20 May 2010

Ultraman Villains Threaten London Olympics!

Bloggers have started to weigh in on the London 2012 Olympic Mascots Wenlock and Mandeville. The duo were shown yesterday for the first time to rehearsed cheers and then complete bewilderment as the world press collectively wondered if the organizers of the 2012 games had lost their minds in a moment of shared panic attack.
Wenlock and Mandeville are cyclopean amorphous shape-changing . . . uh . . . things that are supposed to represent the digital age. Ostensibly created by the advertising firm Iris and equipped with an origin story that has them seeping from steel sludge, they look much more like a collaboration between Joan MirĂ³ (back from the dead and loving it) and Adult Swim. The media is shooting furiously at them as ugly and totally nonsensical. This Yahoo! promoted blogger is typical.

Me, I like the two one-bug-eye-a-piece beasts. Because they are utterly weird, they play almost like parodies of the Olympics. They will make all the athletes fear an alien invasion from Ultraman villains. This is a far healthier fear than fear of domestic and/or foreign terrorists. They also will encourage the legalization of narcotics, so they will strike a blow against the horrid drug wars ripping apart Third World countries, who rarely win medals. I appreciate this complete aversion to logic, sense, or an appeal to any demographic aside from infants who have barely developed shape recognition. That’s the true Olympic Spirit.

As you might be able to tell, I have no use for the Olympics. Aside from having zero interest in sports, I find the whole affair depressingly politicized, filled with jingoistic jockeying, doping, and petty scandals, all of it painted with a univeralism brush that smacks of hypocrisy. The Paralympics that follow after the Olympics are much more triumphant to me—but you hardly hear about those except in excellent documentaries like Murderball.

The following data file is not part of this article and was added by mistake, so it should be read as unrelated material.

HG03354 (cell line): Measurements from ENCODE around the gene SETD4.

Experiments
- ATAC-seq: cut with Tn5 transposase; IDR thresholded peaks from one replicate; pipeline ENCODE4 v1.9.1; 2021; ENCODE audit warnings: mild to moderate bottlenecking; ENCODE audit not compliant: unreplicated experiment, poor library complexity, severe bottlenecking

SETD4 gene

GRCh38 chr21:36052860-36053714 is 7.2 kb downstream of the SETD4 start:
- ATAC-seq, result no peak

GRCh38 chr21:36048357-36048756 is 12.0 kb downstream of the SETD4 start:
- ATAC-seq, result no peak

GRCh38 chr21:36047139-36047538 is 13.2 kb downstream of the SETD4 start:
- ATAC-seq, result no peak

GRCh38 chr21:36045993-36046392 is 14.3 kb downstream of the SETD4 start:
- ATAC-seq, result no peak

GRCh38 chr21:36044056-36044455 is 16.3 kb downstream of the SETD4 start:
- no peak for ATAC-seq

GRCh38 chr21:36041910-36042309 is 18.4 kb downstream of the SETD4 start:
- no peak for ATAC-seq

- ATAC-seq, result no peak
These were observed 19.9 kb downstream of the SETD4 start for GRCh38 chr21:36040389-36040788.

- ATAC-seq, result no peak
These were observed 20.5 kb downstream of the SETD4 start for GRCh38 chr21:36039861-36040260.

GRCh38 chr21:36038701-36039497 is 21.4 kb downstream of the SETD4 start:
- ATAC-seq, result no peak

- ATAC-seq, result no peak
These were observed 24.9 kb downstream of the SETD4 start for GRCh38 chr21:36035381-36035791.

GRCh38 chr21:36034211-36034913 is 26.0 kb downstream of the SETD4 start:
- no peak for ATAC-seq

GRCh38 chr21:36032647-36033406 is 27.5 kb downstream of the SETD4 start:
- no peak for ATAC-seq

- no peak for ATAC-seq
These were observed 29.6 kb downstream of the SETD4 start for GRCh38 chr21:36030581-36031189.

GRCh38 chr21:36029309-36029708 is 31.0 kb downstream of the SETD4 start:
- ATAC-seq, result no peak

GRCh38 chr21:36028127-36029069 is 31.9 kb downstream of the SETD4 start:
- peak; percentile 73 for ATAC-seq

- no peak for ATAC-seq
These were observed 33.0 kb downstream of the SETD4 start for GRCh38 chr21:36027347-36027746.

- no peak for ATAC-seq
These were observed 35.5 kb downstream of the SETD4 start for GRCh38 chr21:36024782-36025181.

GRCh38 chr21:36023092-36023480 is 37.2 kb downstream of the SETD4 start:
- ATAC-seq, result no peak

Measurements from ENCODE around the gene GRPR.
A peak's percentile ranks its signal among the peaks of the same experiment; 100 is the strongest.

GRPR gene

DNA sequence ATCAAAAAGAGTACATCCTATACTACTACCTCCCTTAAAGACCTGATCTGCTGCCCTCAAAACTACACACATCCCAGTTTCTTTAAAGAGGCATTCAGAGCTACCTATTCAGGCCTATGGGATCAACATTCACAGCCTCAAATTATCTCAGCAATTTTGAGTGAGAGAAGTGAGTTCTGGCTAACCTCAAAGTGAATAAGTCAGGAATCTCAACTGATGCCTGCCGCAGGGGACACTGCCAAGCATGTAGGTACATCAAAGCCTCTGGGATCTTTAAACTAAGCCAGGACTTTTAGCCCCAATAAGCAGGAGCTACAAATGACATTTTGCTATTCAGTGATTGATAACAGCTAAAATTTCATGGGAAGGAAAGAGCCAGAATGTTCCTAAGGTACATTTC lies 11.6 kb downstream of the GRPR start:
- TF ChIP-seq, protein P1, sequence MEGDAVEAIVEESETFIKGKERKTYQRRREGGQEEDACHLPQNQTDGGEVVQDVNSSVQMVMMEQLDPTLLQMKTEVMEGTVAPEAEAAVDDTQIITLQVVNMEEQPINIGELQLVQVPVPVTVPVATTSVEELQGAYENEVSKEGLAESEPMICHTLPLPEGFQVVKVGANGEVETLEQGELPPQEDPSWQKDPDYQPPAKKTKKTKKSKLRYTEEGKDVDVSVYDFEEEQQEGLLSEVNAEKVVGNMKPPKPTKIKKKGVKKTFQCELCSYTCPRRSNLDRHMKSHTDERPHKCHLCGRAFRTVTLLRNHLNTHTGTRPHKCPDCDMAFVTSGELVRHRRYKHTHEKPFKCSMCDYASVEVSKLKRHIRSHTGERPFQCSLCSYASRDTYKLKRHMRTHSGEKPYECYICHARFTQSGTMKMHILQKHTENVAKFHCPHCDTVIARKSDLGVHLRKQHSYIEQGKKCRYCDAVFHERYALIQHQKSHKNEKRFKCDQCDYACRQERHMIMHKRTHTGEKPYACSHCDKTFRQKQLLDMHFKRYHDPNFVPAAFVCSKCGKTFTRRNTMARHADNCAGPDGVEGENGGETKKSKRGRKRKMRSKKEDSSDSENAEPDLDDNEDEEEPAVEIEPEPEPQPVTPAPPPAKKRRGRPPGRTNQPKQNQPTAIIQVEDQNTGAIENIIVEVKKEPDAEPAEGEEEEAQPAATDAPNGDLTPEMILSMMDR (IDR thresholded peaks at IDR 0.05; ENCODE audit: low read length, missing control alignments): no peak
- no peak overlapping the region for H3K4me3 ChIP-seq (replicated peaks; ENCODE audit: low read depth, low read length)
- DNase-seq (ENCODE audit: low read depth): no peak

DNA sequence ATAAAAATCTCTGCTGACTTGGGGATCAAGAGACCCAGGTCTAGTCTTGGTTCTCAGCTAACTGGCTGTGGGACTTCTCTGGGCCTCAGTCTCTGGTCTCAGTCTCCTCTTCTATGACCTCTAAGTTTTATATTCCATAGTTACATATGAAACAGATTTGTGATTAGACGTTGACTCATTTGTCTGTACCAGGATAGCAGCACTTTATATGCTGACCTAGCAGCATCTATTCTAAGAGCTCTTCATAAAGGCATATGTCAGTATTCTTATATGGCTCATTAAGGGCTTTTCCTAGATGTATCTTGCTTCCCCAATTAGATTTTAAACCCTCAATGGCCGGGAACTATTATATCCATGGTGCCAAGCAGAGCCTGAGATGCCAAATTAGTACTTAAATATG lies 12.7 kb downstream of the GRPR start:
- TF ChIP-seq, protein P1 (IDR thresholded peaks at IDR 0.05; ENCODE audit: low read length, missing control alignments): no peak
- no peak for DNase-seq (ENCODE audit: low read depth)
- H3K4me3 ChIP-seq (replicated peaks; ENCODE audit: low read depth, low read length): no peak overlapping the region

If the London Olympic organizers want to hand their games over to surreal alien invaders, pretending that they want to “engage and reconnect young people to sport” (an actual illogical quote from organizing committee chairman Sebastian Coe) they will find support from me. Whatever good my support will do. Just know that I’m one blogger who has no complaints about this lunacy.

Imagine the head of the IOC standing before these Joan MirĂ³ monstrosities at the Opening Ceremonies, calling for all countries to follow “The Olympic Truce.” What else are people to think except that the aliens have already replaced him with one of their drones to prepare the Earth for their invasion to harvest human pancreases to fuel their time-distortion devices? Or that the chairman has always been one of them, using the Olympics to steadily weaken our belief in the importance of athletic acheivement so the creatures from the Third Planet of the Black Hole can at last crush us under their formless feet?

You don’t think I’m serious? Then take a gander at the aliens in Message from Space, an early Japanese SF film:
The prosecution rests, your honor.

If the London Olympics wants to embrace a 1960s Japanese Alien Invasion theme for their Summer Games and make The Mysterians their official documentary, I’m so behind that. I can’t wait for the Closing Ceremonies, when Wenlock and Mandeville suddenly engorge to their full height of fifty meters, and some unheralded bronze medalist in fencing from Japan raises up his sword and turns into Ultraman to beat down these creatures, rubber suit-to-rubber suit, smashing apart all of central London (or a model of one) in the process. That would finally be a Closing Ceremonies worth watching.